“I was supposed to go to California,” Tia says. It’s roughly one in the morning, the two of them on the couch. Kent’s head is in Tia’s lap and he starts a bit, like he was almost asleep.
“My full name is Cynthia Faith Carter. I just realized we’ve been living together for two years and I never told you my full name.” Tia laughs a little. There’s a panicked edge to it and Kent knows that whatever point Tia’s trying to get to won’t be happy.
“But yeah. I was supposed to go to California. I’d heard stories, y’know? About how accepting it is and the LGBT population and shit. Maybe I’d even go to college there.” She’s talking to herself, mostly. Kent sits up slowly and then switches them around, so Tia’s head is in his lap. He cards his fingers through her hair while she pulls her thoughts together.
“Sorry, I’m not making any sense, am I? You remember you asked me a while back how it was so easy for me to come out to the whole world?” Kent nods. “I just did it ‘cause I figured I could handle whatever they threw at me.” She pauses. “I came out to my parents a couple weeks before my seventeenth birthday. They told me they didn’t raise me to be a… to be like this. When I told them I couldn’t help that I was gay, they put me in conversion therapy. It was-” Tia frowns. Her chin wobbles. “It was hell, Kenny. It was the worst thing I’ll ever experience.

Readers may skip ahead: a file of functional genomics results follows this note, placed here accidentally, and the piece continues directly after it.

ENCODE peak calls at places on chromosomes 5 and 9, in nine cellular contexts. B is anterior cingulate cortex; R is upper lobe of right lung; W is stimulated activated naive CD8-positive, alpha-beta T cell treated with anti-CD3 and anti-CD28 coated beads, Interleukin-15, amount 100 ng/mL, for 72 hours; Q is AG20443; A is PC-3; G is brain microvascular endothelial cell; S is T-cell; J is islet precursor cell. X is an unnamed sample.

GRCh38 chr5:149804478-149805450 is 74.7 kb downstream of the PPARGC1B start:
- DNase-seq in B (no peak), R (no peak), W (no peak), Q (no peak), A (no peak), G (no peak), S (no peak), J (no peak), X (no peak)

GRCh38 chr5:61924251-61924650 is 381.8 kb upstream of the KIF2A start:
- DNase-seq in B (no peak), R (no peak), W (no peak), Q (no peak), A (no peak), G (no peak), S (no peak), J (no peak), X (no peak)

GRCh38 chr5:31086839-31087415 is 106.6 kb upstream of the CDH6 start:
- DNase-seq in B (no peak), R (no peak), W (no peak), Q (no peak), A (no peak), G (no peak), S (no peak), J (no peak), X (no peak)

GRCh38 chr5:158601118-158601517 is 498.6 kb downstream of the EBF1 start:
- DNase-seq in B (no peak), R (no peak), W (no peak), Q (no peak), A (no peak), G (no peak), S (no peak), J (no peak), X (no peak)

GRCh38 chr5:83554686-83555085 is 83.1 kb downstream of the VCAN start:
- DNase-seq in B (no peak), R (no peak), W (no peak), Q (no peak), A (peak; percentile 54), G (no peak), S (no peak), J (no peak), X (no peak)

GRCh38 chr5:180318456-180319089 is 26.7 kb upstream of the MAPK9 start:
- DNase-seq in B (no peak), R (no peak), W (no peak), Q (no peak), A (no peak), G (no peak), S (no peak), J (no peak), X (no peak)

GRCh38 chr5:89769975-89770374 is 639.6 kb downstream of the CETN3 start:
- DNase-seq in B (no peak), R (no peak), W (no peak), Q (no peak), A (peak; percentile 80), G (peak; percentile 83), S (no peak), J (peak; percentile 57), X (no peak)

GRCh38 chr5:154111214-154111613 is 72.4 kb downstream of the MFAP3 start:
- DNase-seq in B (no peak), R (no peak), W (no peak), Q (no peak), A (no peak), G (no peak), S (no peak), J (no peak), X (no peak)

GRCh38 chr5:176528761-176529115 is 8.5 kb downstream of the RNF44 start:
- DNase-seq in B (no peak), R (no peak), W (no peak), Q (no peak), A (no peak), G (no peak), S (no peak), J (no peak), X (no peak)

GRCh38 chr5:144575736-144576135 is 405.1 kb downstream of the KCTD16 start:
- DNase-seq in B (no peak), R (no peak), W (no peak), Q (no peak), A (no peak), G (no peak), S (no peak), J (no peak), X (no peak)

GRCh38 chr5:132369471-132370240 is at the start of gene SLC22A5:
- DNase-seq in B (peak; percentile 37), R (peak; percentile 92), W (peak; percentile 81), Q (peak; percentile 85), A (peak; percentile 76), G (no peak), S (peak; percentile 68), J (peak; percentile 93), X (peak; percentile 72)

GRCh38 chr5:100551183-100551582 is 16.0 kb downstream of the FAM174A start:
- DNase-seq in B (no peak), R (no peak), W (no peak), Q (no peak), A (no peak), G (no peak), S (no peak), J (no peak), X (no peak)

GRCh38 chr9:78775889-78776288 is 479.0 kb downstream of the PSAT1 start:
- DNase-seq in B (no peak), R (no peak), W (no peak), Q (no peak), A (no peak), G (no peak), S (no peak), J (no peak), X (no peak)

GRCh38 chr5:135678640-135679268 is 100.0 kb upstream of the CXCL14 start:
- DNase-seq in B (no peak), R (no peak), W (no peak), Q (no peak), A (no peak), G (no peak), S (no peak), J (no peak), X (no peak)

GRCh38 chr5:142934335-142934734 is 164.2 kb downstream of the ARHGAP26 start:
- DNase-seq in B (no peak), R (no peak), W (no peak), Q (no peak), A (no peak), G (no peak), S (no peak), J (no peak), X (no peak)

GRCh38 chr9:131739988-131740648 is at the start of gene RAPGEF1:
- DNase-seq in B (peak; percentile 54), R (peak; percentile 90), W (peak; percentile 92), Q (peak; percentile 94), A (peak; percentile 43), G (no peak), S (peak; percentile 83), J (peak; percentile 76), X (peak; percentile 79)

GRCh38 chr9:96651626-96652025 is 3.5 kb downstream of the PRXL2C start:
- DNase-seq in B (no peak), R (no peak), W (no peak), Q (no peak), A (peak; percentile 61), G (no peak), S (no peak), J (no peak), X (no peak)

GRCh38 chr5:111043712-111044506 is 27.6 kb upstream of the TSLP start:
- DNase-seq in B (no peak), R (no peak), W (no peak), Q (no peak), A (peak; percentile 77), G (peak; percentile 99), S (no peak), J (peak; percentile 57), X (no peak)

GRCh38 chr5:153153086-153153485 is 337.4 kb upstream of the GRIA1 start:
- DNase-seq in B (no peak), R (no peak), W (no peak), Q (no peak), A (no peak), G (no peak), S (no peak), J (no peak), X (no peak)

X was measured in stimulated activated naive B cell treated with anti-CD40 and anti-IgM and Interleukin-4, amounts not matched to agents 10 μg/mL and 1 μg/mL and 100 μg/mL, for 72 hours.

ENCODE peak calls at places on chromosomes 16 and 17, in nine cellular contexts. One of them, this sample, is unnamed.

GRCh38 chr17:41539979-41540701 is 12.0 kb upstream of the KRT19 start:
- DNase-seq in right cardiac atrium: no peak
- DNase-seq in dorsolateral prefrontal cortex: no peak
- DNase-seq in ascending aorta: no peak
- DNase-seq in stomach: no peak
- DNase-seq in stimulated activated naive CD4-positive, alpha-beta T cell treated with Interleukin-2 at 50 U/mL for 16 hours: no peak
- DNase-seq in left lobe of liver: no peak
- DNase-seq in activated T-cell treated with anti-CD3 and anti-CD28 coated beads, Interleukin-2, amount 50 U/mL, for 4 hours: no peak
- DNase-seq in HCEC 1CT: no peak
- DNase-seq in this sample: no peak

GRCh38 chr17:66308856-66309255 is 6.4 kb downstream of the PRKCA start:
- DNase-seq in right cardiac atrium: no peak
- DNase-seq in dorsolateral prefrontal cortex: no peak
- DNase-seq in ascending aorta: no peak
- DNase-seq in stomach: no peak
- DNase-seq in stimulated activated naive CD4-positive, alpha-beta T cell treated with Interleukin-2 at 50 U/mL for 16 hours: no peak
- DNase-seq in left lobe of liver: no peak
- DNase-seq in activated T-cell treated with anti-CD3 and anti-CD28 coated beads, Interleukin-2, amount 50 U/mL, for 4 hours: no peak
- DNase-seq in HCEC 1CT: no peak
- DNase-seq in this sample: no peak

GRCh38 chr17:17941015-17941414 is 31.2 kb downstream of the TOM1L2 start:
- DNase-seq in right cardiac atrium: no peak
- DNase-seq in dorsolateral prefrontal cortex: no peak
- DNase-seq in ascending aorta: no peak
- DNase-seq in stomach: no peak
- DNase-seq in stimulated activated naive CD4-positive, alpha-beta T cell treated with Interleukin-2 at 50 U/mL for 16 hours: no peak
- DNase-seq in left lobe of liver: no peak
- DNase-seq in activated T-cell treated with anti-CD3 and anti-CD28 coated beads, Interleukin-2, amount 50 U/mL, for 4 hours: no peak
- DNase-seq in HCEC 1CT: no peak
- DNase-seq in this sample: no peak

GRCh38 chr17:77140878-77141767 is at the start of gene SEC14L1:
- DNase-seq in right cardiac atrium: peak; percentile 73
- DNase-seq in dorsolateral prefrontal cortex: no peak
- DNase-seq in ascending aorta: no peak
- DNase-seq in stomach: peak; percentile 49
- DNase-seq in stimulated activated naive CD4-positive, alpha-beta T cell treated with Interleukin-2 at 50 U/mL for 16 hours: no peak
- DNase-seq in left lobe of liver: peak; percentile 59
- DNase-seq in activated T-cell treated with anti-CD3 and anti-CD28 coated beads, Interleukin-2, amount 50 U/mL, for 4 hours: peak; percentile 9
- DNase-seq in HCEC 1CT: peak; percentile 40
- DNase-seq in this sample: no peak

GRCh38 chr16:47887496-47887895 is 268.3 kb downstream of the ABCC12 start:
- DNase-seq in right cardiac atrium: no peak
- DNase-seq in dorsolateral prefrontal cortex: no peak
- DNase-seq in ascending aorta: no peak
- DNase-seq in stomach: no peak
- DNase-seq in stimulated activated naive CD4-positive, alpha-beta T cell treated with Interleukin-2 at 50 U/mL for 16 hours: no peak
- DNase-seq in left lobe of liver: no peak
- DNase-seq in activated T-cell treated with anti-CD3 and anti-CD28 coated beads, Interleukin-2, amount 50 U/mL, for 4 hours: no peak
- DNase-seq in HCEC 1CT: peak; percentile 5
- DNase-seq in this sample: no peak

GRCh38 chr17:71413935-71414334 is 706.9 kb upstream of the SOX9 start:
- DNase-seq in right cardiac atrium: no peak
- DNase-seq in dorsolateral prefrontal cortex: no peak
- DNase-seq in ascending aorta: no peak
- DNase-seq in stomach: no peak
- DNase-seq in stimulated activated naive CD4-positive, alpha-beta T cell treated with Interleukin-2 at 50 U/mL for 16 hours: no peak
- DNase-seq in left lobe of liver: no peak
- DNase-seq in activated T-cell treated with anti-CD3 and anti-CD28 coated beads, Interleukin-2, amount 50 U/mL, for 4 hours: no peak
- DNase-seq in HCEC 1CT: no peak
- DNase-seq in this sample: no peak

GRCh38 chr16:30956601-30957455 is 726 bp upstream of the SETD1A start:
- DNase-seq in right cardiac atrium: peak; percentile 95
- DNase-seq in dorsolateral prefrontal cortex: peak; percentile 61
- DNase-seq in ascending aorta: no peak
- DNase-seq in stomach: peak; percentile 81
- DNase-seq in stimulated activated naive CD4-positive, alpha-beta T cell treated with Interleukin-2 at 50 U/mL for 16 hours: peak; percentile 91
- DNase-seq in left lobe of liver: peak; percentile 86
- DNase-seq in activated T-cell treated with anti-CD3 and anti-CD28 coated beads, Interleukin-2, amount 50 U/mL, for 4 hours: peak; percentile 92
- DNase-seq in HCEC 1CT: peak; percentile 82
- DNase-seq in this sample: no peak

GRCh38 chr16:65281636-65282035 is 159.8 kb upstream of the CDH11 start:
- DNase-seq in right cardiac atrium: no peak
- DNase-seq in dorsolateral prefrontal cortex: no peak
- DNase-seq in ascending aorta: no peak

“My grades in school were alright, but they weren’t enough to get a full ride anywhere and my parents made it clear they wouldn’t fund me. So I got a job and babysat and walked dogs and I saved up money and when I was eighteen I left. I just left. I finished school, technically, but I missed graduation. I don’t know what my parents did with my diploma.
“I wanted to make it to California, but by the time I got here I barely had twenty bucks. I figured I’d stay a couple months, maybe, long enough to make sure I had enough money, and then I’d finally get where I wanted to go. You know what happened, though?”
“You happened. I saw your job offer and I thought, ‘hell yeah I wanna get paid to sit around with some cute cats’ so I contacted you and… I never left.”
“I’m glad you didn’t leave,” he says. Tia turns her face into his stomach and mumbles something into his shirt.
“Didn’t quite catch that, T.”
She moves her face so she’s not muffled. “It’s my mom’s birthday.”
“Oh.” Kent doesn’t know what to say.
“I was named after her. She’s Cynthia Ruth. Everyone calls her Cindy, though. It’s cliché, but Momma was my best friend. And I haven’t said a word to her in three years.”
“Do you want to?”
Tia groans, hands coming up to cover her face. “I don’t fucking know. It was great for almost seventeen years, but then she couldn’t look me in the eyes for months because apparently I’m not the little girl she raised anymore. A year ago I’d’ve told you I’d suffer through conversion therapy forever if it meant she’d love me again. But I dunno. I’m happy now, with you and the team and everything. I just… I wish she… I don’t fucking know, Kenny. I don’t know anymore.”
“Do you want my opinion?” At the redhead’s shrug, he continues, “I might be biased, but honestly? She can go to hell. If she can’t love all of you then she doesn’t deserve to be a part of your happiness.”